Local numbers. National numbers. Freephone numbers. UIFN numbers. Premium numbers. Cloud-based communications have given businesses ‘numerous’ options to choose from. But how do businesses know which type is best for them? It very much depends on the kind of business they are.
Here’s our guide to different number types and which sort of companies they suit.
Local numbers tell potential customers where a business is based. Customers like them because local call charges are low, and because they often prefer dealing with local companies.
Businesses targeting local customers should always choose a local phone number. This is especially true for sole traders like electricians because ‘being local’ is seen as a real asset.
Nowadays, however, businesses don’t actually have to be local to appear as such. VoIP allows companies to choose numbers ‘on-demand’ wherever they’re based. Companies can therefore use a local number even if they’re located further afield. Indeed SMEs can appear to have a network of offices by buying local numbers in different towns and then routing all calls back to a single central location.
If a business choses a national number they’ll lose the local touch but seem larger and more established. There are two options to choose from:
Customers love calling Freephone numbers. Research shows they boost enquiries significantly as people are far more likely to call a number that doesn’t cost them. It helps that people usually recognise Freephone prefixes too. According to Ofcom 64% of people in the UK recognise that 0800 numbers are free.
Freephone numbers say that a company cares about its customers. It implies the company is trustworthy, friendly, and ready to help. Freephone numbers are therefore excellent for customer acquisition and customer service. The flipside is that the company must foot the bill for calls received. They must therefore decide whether the likely increase in enquiries is worth the cost.
Both national and international Freephone numbers are available. An UIFN (universal international Freephone number) enables companies to use the same number in different countries around the world. This gives businesses a true global presence whilst improving the customer experience and cutting costs: callers need only remember one standalone number whilst companies need only advertise a single number globally. UIFNs are therefore great for businesses looking to expand their horizons.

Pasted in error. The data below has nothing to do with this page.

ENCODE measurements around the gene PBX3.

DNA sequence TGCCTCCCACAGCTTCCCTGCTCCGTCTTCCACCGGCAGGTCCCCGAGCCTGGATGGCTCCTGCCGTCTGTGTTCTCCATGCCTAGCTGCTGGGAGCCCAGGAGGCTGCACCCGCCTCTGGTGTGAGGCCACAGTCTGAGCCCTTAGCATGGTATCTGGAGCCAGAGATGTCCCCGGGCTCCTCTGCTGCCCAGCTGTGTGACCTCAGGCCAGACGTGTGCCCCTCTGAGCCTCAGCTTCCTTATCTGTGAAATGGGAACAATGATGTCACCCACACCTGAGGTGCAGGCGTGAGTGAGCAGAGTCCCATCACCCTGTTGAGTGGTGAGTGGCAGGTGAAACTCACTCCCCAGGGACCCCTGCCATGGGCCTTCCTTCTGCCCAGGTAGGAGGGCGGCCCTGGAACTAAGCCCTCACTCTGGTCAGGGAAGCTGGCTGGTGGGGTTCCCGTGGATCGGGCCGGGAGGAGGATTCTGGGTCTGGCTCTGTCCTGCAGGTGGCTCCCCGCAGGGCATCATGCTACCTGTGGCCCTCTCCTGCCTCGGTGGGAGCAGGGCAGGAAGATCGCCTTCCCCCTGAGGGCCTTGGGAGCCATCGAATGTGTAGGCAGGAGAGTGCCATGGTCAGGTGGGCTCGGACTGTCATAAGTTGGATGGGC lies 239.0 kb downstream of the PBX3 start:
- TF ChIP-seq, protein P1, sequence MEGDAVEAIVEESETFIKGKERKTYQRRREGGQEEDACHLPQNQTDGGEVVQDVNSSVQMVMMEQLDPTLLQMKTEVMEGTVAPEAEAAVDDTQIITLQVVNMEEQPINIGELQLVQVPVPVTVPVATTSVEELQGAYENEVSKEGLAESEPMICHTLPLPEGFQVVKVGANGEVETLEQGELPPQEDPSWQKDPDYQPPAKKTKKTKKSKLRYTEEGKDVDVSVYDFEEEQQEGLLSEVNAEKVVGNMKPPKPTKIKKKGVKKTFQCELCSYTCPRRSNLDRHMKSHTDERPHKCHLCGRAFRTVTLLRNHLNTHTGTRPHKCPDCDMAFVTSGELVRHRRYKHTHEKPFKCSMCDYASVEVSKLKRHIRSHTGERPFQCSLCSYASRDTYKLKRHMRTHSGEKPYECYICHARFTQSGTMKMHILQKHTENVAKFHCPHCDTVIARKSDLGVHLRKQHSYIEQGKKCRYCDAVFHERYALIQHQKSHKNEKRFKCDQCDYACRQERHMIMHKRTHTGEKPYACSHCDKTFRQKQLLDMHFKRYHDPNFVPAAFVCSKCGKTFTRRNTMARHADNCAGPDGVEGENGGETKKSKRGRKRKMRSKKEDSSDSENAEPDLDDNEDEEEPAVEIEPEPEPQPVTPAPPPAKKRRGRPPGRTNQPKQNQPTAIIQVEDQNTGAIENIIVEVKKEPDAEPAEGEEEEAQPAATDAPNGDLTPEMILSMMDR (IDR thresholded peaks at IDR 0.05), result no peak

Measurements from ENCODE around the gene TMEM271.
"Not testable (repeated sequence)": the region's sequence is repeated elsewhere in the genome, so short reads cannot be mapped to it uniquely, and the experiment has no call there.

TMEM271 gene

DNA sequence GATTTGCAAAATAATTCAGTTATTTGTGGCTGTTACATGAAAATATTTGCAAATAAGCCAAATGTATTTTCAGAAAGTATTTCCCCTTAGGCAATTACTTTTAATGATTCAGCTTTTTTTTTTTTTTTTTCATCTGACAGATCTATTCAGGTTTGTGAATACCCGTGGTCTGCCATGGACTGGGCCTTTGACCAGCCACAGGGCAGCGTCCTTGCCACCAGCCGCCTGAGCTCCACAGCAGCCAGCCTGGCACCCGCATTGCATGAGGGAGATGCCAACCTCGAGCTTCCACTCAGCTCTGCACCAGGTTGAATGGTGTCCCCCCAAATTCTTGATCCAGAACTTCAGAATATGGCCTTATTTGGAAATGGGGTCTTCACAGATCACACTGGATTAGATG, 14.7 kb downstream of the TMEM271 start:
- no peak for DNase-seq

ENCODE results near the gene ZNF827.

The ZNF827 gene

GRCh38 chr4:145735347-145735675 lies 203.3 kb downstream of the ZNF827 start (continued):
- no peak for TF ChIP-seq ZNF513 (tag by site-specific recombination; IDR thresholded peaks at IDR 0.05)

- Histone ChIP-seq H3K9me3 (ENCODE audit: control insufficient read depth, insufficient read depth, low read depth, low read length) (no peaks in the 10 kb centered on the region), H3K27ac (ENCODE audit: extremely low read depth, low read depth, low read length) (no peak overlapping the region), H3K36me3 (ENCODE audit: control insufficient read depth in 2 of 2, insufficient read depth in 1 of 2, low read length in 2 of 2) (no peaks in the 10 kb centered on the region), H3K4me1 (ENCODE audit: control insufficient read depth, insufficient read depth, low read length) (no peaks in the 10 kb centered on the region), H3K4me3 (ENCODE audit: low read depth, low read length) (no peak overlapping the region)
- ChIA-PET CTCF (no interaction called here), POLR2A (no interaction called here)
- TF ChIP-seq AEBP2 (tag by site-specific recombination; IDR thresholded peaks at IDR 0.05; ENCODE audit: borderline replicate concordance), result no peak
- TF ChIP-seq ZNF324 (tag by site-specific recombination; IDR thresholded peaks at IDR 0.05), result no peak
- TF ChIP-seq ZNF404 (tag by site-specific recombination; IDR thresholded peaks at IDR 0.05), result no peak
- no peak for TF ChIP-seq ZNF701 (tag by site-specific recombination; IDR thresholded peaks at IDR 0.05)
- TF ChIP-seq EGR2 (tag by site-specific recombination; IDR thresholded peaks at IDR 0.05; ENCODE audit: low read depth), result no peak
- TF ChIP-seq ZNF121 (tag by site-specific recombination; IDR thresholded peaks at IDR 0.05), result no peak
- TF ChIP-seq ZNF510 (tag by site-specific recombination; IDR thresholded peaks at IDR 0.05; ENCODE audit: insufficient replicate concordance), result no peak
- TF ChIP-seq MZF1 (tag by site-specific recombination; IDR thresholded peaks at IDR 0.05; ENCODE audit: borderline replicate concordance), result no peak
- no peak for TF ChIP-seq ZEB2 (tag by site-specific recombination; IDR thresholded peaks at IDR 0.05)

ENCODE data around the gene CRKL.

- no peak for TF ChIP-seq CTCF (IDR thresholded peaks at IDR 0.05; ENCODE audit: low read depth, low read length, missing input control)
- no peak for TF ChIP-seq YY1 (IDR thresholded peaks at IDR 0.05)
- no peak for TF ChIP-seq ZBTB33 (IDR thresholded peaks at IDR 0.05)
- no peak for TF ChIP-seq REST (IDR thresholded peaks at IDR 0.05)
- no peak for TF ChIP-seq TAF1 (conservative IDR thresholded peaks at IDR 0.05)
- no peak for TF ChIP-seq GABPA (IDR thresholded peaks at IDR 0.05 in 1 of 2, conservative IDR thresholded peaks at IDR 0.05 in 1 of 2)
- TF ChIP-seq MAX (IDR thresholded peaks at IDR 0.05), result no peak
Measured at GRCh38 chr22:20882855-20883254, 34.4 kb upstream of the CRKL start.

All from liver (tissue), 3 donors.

There are many varieties of national ‘caller-pays’ numbers. Some numbers split costs between the caller and the business – customers pay a local rate and companies pay the difference between this rate and the national rate – whereas other numbers charge callers the full national rate.
Many companies go a step further and earn money from customer calls. 0843 and 0844 numbers in the UK, for example, raise up to 4p per minute; therefore they’re ideal for customer and support lines because companies can use the revenue raised to cover technical staff costs.
However, the rules governing the use of ‘caller-pays’ numbers varies from country to country. The EU’s Consumer Rights Directive prevents business from using certain numbers for customer support or complaints. The rules are even stricter when it comes to so-called ‘premium rate’ numbers that can cost a high amount per minute with an access charge added on top.
Business should think carefully before using premium rate numbers. The costs are so high that customers are reluctant to phone them. Having said that, premium lines do have their place. They’re an excellent choice for companies offering valuable advice over the phone. They’re also suitable for businesses running competitions and chat-lines.
Numbers to count on
Before choosing a local, national, Freephone, or premium number, businesses must consider their brand and business model. Organisations should also put themselves in their customers’ shoes. Who are their customers? Where are they going to come from? What are their expectations? Why are they likely to call? The answers to these questions should tell businesses exactly which numbers add up for them.
Telecoms providers can offer all these numbers ‘on-demand’ by adding the SpeakIntelligence widget to their website. Find out more by clicking the button below.